This panel draws attention to the relationship between economic life and imperial formations in Asia. Classical accounts consider modern imperial expansion as an inevitable and steady process with military takeover and economic exploitation as its prime forms of domination. Recent scholarship on imperial formations, however, questions how actors on the ground shaped the form that empires took. It recuperates the contestations and contingencies by tracing conflicts that entailed new kinds of economic and epistemological intervention. Seeking to further this discussion, this panel interrogates where and how political hegemony interlocked with commodity circulation, capital accumulation, and labor organization, and asks how different forms of domination led to divergent lived experiences of local economic actors.
Borah uses novel datasets on human heights to suggest that living standards in pre-colonial India were higher than in contemporary Europe, but declined sharply after British domination. Hao showcases that in China, British investors employed legal tutelage to recast market governance, though such attempts were attenuated by Qing statesmen’s vision for controlling foreign shareholders. Chi illustrates how Japan-controlled sawmills mobilized multi-national lumberjacks, transforming unexploited mountain forests—and a Qing-Chosŏn buffer zone—into an industrializing frontier buttressing the Japanese empire. The demand for labor in colonial Korea, Leung shows, resulted in the migration of Chinese laborers that the Japanese failed to completely control. Taken together, the papers reveal the contestations over the reconfiguration of economic life during the making of empires. Our discussant enhances this panel by bringing in her comparative perspective on cross-cultural encounters of imperialism.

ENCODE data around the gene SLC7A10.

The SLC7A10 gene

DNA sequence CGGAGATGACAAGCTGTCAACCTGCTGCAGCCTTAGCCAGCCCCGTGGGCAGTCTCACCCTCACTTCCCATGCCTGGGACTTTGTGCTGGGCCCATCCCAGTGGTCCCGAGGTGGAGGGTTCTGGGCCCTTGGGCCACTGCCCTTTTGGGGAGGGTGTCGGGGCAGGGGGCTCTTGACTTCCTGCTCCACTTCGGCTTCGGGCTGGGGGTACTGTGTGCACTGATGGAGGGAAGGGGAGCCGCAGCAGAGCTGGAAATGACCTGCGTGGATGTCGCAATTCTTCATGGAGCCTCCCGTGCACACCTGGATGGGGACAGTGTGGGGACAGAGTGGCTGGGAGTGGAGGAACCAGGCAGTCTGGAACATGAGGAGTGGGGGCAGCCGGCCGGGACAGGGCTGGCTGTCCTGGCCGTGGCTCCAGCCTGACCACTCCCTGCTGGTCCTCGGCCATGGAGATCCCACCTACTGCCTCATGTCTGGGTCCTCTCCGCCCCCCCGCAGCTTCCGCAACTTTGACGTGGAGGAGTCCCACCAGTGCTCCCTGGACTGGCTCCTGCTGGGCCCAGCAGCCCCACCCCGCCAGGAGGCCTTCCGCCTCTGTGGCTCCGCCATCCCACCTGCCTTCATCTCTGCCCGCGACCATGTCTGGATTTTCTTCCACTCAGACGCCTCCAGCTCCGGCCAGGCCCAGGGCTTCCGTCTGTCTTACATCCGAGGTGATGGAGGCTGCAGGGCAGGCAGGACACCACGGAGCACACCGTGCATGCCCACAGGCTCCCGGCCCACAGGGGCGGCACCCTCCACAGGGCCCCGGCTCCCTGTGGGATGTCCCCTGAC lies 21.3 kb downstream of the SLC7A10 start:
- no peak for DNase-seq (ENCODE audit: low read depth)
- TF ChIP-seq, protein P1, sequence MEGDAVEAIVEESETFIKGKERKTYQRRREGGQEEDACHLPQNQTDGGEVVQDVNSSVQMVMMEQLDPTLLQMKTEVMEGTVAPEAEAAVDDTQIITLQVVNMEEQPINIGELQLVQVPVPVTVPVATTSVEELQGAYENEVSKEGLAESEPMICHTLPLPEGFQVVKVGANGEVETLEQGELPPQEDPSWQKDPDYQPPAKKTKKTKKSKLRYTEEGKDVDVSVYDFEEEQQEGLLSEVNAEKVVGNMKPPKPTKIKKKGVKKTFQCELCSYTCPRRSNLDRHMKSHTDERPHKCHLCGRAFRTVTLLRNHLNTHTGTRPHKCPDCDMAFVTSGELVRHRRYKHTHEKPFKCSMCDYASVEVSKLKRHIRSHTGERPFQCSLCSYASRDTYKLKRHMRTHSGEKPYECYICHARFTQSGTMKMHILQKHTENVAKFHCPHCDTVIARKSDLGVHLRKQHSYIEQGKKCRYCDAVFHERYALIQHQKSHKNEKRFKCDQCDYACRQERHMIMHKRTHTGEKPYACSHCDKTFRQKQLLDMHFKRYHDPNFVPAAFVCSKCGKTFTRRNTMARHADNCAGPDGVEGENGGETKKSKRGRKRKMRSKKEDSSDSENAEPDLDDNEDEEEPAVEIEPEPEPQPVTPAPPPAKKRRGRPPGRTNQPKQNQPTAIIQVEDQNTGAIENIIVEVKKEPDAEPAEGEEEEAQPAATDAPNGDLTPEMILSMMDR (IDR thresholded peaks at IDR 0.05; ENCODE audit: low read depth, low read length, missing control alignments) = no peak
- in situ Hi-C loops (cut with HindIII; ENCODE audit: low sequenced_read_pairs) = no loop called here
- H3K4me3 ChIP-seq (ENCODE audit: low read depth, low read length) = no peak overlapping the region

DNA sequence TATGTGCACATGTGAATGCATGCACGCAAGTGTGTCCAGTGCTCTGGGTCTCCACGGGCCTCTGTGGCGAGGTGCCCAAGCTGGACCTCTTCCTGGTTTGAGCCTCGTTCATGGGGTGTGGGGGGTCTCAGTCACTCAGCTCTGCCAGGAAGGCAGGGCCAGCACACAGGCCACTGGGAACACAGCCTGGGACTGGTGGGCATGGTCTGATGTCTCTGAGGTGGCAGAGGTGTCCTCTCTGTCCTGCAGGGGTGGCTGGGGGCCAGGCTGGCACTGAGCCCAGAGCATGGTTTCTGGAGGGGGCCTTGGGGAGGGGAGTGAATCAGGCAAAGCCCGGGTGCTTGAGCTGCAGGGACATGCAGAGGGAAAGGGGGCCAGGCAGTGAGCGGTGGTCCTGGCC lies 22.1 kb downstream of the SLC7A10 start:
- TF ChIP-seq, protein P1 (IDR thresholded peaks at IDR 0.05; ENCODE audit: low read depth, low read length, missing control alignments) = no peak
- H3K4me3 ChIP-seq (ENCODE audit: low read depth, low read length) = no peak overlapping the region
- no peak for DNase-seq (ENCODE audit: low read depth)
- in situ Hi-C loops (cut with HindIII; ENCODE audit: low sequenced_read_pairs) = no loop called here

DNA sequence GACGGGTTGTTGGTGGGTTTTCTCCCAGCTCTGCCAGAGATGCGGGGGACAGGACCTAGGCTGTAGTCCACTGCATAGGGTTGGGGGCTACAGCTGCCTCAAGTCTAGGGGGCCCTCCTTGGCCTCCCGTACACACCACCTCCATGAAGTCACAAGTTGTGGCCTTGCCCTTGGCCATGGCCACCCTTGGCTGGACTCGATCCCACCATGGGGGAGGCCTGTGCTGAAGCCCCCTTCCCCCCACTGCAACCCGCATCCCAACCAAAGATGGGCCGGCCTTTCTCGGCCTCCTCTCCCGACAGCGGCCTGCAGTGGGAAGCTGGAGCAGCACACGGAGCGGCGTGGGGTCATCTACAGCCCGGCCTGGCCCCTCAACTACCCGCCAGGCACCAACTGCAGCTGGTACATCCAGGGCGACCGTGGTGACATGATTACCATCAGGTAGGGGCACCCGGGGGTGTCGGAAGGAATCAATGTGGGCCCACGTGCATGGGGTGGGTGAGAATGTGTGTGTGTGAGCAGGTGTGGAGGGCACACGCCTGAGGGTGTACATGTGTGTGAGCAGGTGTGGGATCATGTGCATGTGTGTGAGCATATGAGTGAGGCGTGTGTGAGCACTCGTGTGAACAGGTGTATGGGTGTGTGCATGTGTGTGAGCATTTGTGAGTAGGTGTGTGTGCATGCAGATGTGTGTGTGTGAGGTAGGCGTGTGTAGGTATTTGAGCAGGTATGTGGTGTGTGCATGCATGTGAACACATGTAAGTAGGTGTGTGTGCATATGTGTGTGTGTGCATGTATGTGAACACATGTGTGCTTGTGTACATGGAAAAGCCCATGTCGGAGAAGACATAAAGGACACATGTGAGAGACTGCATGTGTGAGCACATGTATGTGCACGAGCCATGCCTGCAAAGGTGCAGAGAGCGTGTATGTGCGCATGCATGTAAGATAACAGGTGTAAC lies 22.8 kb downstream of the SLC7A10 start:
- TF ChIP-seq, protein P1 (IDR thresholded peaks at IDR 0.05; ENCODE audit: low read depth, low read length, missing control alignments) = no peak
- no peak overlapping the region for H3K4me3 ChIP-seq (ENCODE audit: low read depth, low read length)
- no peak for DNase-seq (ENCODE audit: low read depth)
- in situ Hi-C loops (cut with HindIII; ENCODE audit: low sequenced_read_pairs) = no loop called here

Paper Presenter: Monish Borah – University of California, Irvine
Paper Presenter: Xiaowen Hao – University of California, Los Angeles
Paper Presenter: Xiang Chi – Chinese Academy of Social Sciences
Paper Presenter: Ho-chiu Leung – University of California, San Diego